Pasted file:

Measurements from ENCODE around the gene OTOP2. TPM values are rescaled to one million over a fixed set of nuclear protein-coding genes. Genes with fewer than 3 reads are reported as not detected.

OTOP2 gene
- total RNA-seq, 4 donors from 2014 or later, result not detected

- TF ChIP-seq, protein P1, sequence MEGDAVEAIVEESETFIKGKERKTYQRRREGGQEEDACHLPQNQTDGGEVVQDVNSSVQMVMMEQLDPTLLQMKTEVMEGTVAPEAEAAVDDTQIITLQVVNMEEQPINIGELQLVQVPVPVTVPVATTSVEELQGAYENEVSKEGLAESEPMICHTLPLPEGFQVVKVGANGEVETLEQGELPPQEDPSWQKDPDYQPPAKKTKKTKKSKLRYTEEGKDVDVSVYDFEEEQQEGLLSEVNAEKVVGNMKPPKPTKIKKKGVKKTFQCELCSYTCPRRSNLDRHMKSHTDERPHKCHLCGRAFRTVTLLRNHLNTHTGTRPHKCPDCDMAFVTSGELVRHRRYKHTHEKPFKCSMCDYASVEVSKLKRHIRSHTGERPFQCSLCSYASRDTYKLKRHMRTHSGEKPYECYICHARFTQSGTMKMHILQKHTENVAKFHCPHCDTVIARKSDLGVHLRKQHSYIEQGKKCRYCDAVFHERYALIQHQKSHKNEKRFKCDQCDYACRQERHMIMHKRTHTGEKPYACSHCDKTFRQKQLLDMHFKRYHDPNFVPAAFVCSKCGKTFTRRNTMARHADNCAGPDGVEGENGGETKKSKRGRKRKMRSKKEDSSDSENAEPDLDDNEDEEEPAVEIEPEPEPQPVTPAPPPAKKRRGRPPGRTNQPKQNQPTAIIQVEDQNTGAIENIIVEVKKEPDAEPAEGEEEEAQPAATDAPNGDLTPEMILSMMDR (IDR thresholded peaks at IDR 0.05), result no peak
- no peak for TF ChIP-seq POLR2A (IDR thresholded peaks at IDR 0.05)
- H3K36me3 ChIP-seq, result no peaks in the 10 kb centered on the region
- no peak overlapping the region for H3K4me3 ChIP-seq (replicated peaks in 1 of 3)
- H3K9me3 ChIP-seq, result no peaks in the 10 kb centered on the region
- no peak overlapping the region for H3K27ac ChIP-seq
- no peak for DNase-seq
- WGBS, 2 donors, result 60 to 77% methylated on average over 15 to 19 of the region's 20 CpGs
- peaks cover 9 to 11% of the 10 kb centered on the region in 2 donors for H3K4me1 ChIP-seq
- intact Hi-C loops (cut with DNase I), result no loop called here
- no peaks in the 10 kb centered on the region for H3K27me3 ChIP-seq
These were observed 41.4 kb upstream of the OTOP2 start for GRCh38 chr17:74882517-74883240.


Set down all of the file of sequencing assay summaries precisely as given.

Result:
Measurements from ENCODE around the gene OTOP2. TPM values are rescaled to one million over a fixed set of nuclear protein-coding genes. Genes with fewer than 3 reads are reported as not detected.

OTOP2 gene
- total RNA-seq, 4 donors from 2014 or later, result not detected

- TF ChIP-seq, protein P1, sequence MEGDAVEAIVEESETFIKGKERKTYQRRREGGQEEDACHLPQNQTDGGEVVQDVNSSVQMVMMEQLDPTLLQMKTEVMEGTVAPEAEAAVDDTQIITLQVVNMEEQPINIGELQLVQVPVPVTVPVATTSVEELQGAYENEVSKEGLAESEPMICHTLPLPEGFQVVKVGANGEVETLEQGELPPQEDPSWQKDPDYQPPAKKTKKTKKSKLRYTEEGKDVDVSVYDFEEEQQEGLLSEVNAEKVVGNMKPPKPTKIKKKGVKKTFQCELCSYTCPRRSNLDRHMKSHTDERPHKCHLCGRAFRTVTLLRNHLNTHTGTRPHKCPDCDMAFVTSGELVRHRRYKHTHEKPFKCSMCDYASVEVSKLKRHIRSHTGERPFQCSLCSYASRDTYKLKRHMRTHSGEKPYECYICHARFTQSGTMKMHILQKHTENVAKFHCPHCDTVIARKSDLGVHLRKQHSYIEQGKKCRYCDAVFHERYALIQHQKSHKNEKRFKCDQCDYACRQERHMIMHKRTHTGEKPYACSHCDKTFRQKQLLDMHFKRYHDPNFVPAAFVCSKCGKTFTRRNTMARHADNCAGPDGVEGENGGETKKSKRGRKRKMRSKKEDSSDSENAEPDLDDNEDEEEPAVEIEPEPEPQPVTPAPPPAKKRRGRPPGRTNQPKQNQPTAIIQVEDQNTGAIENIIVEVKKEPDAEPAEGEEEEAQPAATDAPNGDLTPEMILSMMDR (IDR thresholded peaks at IDR 0.05), result no peak
- no peak for TF ChIP-seq POLR2A (IDR thresholded peaks at IDR 0.05)
- H3K36me3 ChIP-seq, result no peaks in the 10 kb centered on the region
- no peak overlapping the region for H3K4me3 ChIP-seq (replicated peaks in 1 of 3)
- H3K9me3 ChIP-seq, result no peaks in the 10 kb centered on the region
- no peak overlapping the region for H3K27ac ChIP-seq
- no peak for DNase-seq
- WGBS, 2 donors, result 60 to 77% methylated on average over 15 to 19 of the region's 20 CpGs
- peaks cover 9 to 11% of the 10 kb centered on the region in 2 donors for H3K4me1 ChIP-seq
- intact Hi-C loops (cut with DNase I), result no loop called here
- no peaks in the 10 kb centered on the region for H3K27me3 ChIP-seq
These were observed 41.4 kb upstream of the OTOP2 start for GRCh38 chr17:74882517-74883240.